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Alongside the ongoing collection of metrics about program performance, policies and delivery platforms, the current work program of the ETF is geared towards the challenges of talent mobility.

Globalisation and the need for talent
In order to succeed and sustain growth in an increasingly globalised world, companies need to penetrate new markets and manage their operations in a global context. In addressing this need, successful global companies are using a diverse and increasingly mobile workforce and most companies are predicting significant increases in global mobility in the coming years. There is, therefore, a growing need for competent managers who can operate successfully in the international arena. In this environment, a key success factor will be a company’s ability to identify and manage talented individuals.

Current problems in managing talent
In many organisations, talent management in an international context is comparatively undeveloped. Companies are unsure how best to use international experience to protect and enhance their investment in talent. For example, following an international assignment, there is inadequate measurement of success and, so,
little opportunity to refine or tune approaches and procedures.

There is also a concern in many companies about the operation of the mobility and talent functions at a strategic level. Do these functions have an agreed, clear understanding of the business needs and how these are likely to change as the business develops? And, how good is the fit between international talent
strategy/delivery and current business needs?

Challenges in achieving an effective talent pipeline
Achieving an effective talent pipeline is not an easy task. There are many challenges facing managers of global mobility and talent functions, including:


  • The concept of a global talent pipeline, which is geared to the strategic, international organisational development needs of the business, is not advanced in many organisations;
  • International assignments are a crucial element in developing a global talent pipeline, but cost may restrict their use where the benefit is unclear;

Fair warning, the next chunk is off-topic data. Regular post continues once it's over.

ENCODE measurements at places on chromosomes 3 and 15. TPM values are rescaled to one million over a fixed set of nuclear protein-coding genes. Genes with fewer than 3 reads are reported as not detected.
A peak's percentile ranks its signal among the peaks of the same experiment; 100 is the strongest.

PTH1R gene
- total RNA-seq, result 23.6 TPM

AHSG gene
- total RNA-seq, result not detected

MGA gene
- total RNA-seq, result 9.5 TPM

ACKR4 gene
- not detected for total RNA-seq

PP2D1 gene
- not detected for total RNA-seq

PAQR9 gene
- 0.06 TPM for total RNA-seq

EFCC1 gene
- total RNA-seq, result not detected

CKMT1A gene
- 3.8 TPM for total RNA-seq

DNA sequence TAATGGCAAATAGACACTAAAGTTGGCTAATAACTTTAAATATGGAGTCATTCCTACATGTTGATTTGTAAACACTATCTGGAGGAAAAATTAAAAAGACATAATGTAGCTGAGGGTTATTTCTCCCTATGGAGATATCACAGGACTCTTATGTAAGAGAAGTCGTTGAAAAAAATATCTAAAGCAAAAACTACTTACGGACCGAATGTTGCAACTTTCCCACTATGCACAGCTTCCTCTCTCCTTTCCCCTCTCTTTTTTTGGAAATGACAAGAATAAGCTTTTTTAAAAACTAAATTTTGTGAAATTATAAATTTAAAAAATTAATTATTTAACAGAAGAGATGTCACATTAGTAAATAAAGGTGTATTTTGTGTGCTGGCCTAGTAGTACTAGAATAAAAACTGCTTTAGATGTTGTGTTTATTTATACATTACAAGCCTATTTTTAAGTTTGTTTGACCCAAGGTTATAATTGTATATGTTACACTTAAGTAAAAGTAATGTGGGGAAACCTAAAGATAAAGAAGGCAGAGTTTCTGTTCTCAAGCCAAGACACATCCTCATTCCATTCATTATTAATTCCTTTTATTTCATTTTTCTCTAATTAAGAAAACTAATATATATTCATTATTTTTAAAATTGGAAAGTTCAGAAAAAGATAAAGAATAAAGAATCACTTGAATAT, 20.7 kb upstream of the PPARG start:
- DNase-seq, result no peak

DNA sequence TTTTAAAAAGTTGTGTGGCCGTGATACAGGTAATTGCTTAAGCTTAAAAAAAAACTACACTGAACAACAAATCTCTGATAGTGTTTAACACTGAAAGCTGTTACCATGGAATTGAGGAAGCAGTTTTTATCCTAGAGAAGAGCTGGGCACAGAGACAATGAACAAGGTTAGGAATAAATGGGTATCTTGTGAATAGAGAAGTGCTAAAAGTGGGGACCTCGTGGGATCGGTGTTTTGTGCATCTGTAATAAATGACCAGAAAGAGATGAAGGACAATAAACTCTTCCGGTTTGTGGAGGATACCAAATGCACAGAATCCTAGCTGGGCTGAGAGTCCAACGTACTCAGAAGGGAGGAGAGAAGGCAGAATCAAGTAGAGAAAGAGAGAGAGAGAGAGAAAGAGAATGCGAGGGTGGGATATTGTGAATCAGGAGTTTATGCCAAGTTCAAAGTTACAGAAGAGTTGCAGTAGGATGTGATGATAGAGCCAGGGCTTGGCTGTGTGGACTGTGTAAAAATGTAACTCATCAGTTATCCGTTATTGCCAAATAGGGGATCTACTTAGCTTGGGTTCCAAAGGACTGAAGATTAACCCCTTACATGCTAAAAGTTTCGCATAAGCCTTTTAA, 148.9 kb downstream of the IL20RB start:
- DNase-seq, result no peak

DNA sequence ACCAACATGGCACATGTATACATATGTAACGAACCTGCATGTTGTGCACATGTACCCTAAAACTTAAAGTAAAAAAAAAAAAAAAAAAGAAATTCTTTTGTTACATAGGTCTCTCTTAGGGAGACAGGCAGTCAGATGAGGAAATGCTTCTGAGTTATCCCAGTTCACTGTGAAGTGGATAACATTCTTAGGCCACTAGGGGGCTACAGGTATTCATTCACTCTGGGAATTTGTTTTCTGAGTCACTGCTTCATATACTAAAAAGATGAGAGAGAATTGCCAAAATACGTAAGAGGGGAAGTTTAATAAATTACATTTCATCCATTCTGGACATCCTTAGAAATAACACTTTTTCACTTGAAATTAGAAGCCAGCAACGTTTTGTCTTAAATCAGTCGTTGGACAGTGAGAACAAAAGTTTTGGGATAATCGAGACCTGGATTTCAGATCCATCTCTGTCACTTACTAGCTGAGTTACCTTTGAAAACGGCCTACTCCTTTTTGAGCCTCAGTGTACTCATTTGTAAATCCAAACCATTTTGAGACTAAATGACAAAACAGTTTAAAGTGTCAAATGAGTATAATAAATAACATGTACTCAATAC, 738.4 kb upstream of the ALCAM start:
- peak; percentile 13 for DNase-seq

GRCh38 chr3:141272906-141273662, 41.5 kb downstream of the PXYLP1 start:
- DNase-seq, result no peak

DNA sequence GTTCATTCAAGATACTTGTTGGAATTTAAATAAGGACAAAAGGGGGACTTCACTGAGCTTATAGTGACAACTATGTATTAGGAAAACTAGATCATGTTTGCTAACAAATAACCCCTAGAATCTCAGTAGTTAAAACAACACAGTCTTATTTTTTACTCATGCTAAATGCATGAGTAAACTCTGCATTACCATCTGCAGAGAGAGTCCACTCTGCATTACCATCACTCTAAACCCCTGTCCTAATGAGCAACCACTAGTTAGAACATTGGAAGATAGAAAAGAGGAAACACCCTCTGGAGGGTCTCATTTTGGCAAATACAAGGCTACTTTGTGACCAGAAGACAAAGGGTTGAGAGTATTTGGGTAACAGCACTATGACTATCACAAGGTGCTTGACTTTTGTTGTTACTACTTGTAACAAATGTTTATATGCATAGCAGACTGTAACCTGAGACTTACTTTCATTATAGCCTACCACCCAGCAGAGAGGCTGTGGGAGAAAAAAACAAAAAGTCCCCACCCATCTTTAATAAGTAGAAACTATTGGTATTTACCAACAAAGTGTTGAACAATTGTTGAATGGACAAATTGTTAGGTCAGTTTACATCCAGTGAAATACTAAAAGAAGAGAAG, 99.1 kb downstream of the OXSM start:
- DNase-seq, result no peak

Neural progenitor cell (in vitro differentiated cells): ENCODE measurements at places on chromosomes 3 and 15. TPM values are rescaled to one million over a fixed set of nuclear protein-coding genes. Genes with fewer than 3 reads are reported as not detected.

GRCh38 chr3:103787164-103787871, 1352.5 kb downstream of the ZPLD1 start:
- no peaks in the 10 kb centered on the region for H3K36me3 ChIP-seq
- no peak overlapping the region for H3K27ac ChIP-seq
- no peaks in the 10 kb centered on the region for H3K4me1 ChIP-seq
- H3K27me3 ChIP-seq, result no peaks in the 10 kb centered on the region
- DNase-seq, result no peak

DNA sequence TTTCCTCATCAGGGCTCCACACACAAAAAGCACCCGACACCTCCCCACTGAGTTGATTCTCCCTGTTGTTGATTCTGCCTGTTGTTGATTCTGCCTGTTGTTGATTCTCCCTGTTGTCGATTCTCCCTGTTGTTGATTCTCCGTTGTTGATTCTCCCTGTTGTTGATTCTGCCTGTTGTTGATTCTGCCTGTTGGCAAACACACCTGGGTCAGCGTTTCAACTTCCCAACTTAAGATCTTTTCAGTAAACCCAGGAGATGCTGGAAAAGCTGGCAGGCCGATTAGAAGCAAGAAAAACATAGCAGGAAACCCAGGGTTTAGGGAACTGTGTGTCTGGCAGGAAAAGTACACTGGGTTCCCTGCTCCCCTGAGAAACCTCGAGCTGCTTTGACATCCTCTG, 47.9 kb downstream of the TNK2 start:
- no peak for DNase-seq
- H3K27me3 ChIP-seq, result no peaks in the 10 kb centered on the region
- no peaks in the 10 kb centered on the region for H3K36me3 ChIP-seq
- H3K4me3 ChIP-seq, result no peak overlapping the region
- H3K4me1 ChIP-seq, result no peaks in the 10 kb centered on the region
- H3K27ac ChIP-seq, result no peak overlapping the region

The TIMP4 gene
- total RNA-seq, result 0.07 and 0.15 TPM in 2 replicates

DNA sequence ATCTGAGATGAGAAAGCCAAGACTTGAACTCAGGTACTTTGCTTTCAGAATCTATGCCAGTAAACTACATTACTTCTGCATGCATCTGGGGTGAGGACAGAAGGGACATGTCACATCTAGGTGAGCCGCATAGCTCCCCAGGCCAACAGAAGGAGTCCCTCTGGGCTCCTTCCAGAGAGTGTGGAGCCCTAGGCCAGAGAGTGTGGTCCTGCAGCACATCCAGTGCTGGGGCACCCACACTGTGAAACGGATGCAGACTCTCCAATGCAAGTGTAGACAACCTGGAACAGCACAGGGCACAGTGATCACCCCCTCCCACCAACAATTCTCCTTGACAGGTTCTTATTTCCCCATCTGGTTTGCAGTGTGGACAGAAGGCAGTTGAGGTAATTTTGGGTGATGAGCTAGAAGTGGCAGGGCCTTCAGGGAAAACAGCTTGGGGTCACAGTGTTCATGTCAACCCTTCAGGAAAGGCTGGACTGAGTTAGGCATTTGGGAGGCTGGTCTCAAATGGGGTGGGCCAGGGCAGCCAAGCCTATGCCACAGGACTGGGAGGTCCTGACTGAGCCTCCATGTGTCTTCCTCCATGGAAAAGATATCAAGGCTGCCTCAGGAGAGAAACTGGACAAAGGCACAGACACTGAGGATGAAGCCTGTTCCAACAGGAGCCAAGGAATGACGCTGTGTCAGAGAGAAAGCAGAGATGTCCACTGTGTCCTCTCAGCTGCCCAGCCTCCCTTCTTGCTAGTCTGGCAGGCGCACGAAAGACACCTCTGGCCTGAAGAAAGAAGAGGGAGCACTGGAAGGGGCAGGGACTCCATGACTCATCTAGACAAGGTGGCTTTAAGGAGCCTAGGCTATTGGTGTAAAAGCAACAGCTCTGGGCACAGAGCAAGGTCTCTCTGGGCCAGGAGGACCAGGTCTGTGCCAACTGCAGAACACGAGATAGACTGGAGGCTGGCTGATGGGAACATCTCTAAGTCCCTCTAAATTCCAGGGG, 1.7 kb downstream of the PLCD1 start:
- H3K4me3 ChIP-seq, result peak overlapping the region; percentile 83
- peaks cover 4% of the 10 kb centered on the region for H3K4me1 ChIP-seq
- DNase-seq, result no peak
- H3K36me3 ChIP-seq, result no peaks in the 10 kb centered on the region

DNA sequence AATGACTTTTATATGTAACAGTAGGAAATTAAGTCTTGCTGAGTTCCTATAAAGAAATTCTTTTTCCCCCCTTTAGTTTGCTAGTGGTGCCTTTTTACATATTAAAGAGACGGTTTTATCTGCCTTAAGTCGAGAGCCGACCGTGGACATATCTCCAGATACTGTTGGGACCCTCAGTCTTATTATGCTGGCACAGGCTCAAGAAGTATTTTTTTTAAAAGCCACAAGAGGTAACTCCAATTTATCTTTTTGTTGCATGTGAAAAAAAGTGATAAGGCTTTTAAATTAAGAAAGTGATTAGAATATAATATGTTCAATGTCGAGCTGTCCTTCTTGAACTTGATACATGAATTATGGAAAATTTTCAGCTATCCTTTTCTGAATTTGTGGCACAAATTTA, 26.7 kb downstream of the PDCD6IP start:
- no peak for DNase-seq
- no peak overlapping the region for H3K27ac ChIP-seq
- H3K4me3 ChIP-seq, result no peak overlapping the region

• There is a lack of understanding of the factors that lead to successful international assignments;
  • Few organisations have established metrics to analyse the effectiveness of their international mobility and talent programs; and
  • Talented individuals are in short supply and it is, therefore, important that international experience is targeted and effective.

What needs to be done?
It is clear that, in the future, successful global companies will be the ones that identify, develop and nurture talent and obtain real value from international experience. In a globally competitive environment it is vital to be amongst the best in this area. In order to achieve this there is a need to:


  • Use international assignments to develop managers and strengthen their leadership qualities;
  • Facilitate a diversity of talent across the organisation;
  • Introduce metrics to help ensure that HR processes are integrated and work effectively;
  • Ensure that global mobility and talent leaders work closely together; and
  • Ensure that the global mobility and talent functions are seen as strategic business partners.

The Forum's 'Global Talent Pipeline: Criticial Metrics, Effective Strategies' project aims to help companies address the problems, challenges and needs described above.


For detailed information on current projects and how to take part, contact a member of the management team on +44(0)1344 898007 or by email to team@etf-online.com